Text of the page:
16 Signs You’re Doing Well Financially When You’re Over 70

Find out if you're on the right financial track for a prosperous retirement past 70.
Updated Dec. 5, 2023
elderly man watching movie on his phone

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By the time you reach 70, you’ve accrued a lot of experience and wisdom that have shaped your financial life. 

While it might be tempting to check your retirement savings against others to gauge your financial fitness, your 401(k) balance tells only part of your money story.

If you’re wondering if you're managing your finances well at 70, here are some clues you might be.

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More than $164,000 in retirement savings

Fabio/Adobe senior man sitting at table working from home using laptop

According to the Federal Reserve, that amount might not seem like much in a retirement account, but that’s the median amount Americans ages 65 to 74 have saved.

If your retirement savings exceed this, you’re doing better than most. That said, given your age, expenses, Social Security, pension, and other factors, this may or may not be enough to retire in comfort.

Paid-off home

leszekglasner/Adobe senior couple standing together while holding house sculpture in hand

Hopefully, by the time you’re 70, you and your mortgage payment will be retired. Though this might be considered the norm, it’s no small feat.

Of homeowners age 65 and older, about 37% still have mortgage payments. Having a paid-off home is a huge milestone in financial wellness.

Charitable giving

Krakenimages.com/Adobe elderly volunteer carrying a package of donated goods.

If you have enough and some funds to spare, you’re doing better than most. Giving to charity shows that you’re concerned about your fellow humans and doing good in the world. 

It also indicates that you've managed your money well enough to have some left over to help others.

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Lazy_Bear/Adobe Old couple in airport terminal travelling together.

Seeing the world is a retirement goal for many. If you have the time, funds, and energy to do so, you’re one of the fortunate few. 

If you’re especially financially savvy, you use travel credit cards to earn travel rewards for your globetrotting expenses. 

You may even get your trips for free if you book with credit card miles. There’s no sense in using your 401(k) funds for travel if you don’t have to!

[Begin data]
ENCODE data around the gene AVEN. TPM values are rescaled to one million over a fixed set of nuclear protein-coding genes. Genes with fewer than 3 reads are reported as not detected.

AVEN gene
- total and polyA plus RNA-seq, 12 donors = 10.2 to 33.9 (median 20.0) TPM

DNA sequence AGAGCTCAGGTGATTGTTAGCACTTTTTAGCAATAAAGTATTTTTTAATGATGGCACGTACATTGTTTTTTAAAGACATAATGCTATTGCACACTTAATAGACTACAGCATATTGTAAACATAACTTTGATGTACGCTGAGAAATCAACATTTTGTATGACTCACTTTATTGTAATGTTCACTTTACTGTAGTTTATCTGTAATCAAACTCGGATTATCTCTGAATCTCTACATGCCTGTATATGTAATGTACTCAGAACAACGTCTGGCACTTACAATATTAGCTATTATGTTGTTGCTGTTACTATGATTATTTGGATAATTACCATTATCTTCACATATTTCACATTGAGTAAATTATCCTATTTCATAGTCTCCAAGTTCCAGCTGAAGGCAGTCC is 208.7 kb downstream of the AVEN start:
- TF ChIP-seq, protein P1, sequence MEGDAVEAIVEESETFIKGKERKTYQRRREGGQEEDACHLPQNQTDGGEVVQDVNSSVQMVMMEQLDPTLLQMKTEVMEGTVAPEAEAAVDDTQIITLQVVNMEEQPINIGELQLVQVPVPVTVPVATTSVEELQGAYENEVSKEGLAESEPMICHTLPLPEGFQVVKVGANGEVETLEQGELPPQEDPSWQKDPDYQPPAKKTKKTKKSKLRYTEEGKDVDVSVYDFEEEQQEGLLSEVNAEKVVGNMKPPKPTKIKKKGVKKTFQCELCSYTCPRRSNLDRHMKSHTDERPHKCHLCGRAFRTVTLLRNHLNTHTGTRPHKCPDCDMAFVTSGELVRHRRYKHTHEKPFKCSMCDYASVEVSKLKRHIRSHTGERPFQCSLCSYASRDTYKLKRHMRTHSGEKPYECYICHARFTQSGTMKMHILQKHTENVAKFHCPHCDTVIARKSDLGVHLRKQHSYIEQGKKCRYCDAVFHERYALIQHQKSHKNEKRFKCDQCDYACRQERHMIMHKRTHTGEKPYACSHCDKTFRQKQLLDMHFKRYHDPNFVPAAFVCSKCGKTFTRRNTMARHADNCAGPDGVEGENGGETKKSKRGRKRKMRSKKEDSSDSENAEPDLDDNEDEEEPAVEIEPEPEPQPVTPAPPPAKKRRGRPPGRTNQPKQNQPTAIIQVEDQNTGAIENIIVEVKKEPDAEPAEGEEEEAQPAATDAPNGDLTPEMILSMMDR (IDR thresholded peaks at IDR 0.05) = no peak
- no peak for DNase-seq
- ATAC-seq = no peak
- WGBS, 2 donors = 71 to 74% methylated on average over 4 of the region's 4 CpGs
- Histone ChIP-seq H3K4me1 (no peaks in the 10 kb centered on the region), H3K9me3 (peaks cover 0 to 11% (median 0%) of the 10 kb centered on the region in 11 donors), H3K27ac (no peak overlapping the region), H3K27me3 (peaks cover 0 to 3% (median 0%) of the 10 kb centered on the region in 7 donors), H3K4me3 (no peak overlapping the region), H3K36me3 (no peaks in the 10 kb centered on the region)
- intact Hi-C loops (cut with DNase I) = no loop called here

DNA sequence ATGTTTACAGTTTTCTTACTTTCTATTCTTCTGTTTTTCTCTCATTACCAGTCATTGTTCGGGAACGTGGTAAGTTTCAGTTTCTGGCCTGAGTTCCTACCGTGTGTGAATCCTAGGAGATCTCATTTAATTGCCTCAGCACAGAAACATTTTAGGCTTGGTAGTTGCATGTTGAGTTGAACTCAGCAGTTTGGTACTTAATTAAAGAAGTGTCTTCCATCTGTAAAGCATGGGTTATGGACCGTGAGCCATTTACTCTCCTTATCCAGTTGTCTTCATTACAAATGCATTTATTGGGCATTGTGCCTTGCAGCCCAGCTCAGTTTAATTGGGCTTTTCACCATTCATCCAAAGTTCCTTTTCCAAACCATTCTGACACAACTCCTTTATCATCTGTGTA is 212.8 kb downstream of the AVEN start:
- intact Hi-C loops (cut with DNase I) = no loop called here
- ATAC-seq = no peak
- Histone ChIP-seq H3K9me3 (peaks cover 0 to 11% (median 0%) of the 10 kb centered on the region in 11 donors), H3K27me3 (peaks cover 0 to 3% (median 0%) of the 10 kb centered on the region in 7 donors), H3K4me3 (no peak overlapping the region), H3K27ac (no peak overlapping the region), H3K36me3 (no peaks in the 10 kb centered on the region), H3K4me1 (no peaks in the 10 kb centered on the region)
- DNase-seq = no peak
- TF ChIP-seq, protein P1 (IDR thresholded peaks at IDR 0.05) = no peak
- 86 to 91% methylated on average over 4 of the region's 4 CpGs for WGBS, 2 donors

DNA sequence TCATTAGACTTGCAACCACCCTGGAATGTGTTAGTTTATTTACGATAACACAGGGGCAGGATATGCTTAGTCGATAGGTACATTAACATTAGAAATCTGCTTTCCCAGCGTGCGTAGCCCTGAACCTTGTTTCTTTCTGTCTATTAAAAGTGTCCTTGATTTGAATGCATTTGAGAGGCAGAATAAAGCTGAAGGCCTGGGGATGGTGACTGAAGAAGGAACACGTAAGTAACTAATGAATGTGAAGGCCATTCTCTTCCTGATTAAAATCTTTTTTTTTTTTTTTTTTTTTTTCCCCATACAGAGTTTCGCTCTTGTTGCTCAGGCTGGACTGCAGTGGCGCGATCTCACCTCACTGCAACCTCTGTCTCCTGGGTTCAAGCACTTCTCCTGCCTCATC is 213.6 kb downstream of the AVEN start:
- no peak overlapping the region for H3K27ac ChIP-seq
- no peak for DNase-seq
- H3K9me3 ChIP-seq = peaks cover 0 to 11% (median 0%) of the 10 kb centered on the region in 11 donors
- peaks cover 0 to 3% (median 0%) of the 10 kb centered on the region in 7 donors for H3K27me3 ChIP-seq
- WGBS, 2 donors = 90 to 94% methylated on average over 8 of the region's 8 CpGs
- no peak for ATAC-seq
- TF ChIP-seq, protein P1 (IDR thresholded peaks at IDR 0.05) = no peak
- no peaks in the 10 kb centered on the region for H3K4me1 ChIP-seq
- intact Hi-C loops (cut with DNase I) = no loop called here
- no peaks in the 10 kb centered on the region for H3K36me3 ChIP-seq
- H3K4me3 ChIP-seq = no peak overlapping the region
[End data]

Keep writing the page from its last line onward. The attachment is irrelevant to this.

You’re happy with your retirement lifestyle

Seventyfour/Adobe Cheerful mature ladies are wandering in the park.

If you’re leading a happy life filled with satisfying activities, healthy relationships, and an adequate plan to care for your financial needs, it doesn’t matter how big your portfolio is.

If you have enough money for your needs plus a little extra for fun things for yourself, anyone can consider you rich.

You’ve met with a financial advisor

buritora/Adobe happy senior asian couple sitting at table with laptop talking to female finance advisor

While it’s not necessary to use an advisor to manage your financial life, consulting with a professional is a sign that you care about optimizing your investments and spending during your retirement years.

Whether you have an advisor manage your financial affairs on your behalf or do a check-up once a year, you recognize the role professionals can play in managing your taxes, income, and investments.

You’re planning to leave a legacy

NDABCREATIVITY/Adobe happy family in kitchen at home

Making plans for your assets after you pass away shows that you care about your family and are responsible with your money. You’re a financial success if you can take care of your final expenses and leave an inheritance to help your family after you’re gone.

You can still handle emergencies

VadimGuzhva/Adobe A construction worker is transporting a ladder.

Home repairs and medical bills don’t faze you because you still have a nice emergency fund to cover such occasions.

You keep the emergency fund in cash or easily liquidated assets so you have quick access to your funds and aren’t forced to sell equities if the market is down.